Global deal-making will experience a continued hangover in 2020 thanks to ongoing worldwide economic uncertainty and the risk of global recession, according to the new report by Baker McKenzie. The report also reveals that the deal flows in North America and the Middle East are outliers to the global trend.

The firm’s fifth annual Global Transactions Forecast, produced in conjunction with Oxford Economics, projects that merger and acquisition (M&A) value will decline globally from $2.8 trillion in 2019 to $2.1 trillion in 2020. The report predicts a downward trend in IPO proceeds from an estimated $152 billion in 2019 to $116 billion, a 23% drop.

“Make no mistake — deals are getting done, but the current slowdown is inevitable considering the continuing uncertainty around trade and regulation,” said Ai Ai Wong, Chair of Baker McKenzie’s Global Transactional Group. “We know that around the world, there are many investors and companies with capital on the sidelines, waiting to move forward with domestic and cross-border deals.”

Middle East

Deal-making remain robust in the Middle East, underpinned by strong domestic activity. Some of the large transactions in 2019 include Saudi British Bank’s $5 billion merger with Alawwal bank and Abu Dhabi National Oil Company’s $4 billion sale of a 40% stake in its pipeline unit to US private equity investors KKR and BlackRock. The Middle East anticipates to close $45 billion in M&A deals in 2019, subsequently falling in line with global trends in 2020. Although Saudi Aramco’s $69 billion purchase of a 70% stake in Saudi Basic Industries Corporation should boost M&A proceeds in 2020. The region also expects a rise in IPO proceeds from $2 billion in 2019 to over $40 billion in 2020, with the potential floatation of 2% of the shares of Saudi Aramco.

“The M&A markets particularly in Saudi Arabia and the UAE have remained buoyant this year, with transaction values boosted by mega deals such as the ground-breaking merger of Saudi British Bank and Alawwal bank, and by cross-border inflows into the UAE, facilitated by recent foreign investment reforms,” said Omar Momany, UAE Head of Corporate/M&A at Baker McKenzie Habib Al Mulla. “Although we expect deal values to return to normal levels in the coming years, the Middle East is likely to remain an attractive target region for both domestic and foreign investors.”

Karim Nassar of the Corporate/Equity Capital Markets Group of Legal Advisors in Riyadh added: “While we have seen relatively subdued IPO activity globally and in other Gulf countries, the pipeline activity for listings out of Saudi Arabia continues to develop rapidly. With Riyadh’s inclusion on the MSCI emerging market index and the anticipated listing of Saudi Aramco that could raise up to $40 billion, this will definitely provide an enormous boost to global IPO proceeds in 2020 and beyond.”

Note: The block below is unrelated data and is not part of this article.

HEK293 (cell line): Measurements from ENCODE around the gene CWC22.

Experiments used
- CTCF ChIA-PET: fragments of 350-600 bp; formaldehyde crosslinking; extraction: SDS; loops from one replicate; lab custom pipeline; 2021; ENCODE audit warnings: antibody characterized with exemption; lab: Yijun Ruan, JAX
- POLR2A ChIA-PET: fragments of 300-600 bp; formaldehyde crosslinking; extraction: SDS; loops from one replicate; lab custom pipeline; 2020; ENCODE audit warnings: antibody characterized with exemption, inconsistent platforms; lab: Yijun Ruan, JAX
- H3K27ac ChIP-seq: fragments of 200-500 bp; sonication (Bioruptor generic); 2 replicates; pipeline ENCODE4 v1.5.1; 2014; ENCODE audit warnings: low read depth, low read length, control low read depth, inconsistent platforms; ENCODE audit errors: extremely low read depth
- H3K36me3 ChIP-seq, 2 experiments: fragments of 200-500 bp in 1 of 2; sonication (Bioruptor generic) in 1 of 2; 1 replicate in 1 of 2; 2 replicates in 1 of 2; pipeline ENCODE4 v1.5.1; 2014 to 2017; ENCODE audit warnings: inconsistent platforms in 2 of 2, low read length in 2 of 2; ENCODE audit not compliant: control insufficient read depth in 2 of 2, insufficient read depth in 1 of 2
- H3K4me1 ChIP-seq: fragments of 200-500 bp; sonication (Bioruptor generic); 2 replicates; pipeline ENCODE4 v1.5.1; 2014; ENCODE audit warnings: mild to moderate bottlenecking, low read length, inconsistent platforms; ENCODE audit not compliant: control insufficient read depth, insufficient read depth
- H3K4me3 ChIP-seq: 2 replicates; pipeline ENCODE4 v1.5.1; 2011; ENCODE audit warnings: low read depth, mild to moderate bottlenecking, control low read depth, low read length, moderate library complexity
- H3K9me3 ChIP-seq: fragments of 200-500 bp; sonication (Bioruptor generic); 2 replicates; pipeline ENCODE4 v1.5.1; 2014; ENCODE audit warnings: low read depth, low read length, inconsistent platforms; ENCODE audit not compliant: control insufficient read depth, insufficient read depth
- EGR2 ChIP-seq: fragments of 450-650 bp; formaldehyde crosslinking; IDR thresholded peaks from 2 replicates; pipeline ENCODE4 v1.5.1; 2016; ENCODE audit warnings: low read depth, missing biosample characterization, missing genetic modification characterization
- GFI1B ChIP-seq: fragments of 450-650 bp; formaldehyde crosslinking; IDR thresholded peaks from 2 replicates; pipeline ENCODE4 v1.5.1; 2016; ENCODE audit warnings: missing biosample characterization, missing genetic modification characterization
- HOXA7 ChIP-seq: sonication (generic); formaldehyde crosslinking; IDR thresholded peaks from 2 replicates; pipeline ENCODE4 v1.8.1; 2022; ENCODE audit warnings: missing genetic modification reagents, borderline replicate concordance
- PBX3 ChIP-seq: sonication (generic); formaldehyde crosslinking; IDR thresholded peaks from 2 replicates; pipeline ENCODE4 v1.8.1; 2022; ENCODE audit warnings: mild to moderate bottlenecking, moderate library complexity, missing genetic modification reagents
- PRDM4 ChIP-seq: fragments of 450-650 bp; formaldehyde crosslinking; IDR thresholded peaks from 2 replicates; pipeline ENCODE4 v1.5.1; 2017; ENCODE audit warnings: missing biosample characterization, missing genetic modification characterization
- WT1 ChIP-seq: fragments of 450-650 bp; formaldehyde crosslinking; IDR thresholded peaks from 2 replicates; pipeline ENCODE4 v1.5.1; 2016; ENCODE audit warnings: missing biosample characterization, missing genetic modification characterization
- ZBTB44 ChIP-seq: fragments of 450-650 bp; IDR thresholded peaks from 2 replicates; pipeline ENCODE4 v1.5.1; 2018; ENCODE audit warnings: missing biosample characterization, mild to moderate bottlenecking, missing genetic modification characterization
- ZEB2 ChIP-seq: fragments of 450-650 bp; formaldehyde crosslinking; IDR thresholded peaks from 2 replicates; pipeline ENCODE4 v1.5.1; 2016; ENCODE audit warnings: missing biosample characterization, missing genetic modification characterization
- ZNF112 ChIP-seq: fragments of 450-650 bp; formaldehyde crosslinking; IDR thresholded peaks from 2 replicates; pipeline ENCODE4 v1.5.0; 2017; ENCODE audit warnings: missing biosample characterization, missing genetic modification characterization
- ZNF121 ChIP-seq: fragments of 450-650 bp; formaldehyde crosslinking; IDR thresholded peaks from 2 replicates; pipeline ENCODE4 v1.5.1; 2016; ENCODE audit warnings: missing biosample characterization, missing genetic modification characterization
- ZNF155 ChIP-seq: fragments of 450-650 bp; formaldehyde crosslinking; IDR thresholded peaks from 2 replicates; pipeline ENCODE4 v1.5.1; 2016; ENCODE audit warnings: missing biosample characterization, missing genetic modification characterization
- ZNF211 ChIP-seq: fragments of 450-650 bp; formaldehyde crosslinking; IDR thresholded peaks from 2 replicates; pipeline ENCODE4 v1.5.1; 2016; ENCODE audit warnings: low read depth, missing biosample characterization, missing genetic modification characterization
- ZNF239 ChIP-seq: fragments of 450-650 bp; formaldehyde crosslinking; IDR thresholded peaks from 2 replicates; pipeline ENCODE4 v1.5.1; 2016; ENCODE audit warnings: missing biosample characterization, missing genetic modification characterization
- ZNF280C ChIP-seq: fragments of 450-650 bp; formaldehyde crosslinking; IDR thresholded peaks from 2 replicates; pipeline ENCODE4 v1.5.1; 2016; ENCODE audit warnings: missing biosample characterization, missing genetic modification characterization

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To speak to us in relation to any market activity and transactional trends in the Middle East, please feel free to contact one of the lawyers below.

Author

Omar Momany is the Head of the UAE Corporate/M&A practice of Baker McKenzie Habib Al Mulla, based in Dubai. With over 15 years' experience in the Middle East, Omar focuses on public and private mergers and acquisitions, corporate restructurings, corporate governance, joint ventures, commercial matters and corporate/shareholders' disputes in the UAE and throughout the region.

Author

Karim Nassar is the Head of the Equity Capital Markets practice of Legal Advisors, in association with Baker & McKenzie Limited, based in Riyadh. A resident in Saudi Arabia since 1998, Karim has been advising Saudi and foreign clients on a wide range of corporate transactions, including privatizations, corporate, securities, corporate finance, mergers and acquisitions, as well as financial services regulations. He also helped to develop and finalize the regulatory framework for the Capital Market Authority in Saudi Arabia.

Author

Mohammad Al Rasheed is a partner in our UAE/Saudi Arabian Corporate & Securities practice, specialising in mergers and acquisitions, initial public offerings and private placements. Mohammad has worked on transactions in the Kingdom of Saudi Arabia for more than 10 years, and has developed an in-depth knowledge of the Saudi Arabian market. Although based in the UAE, his practice is split between the Kingdom of Saudi Arabia and the UAE.

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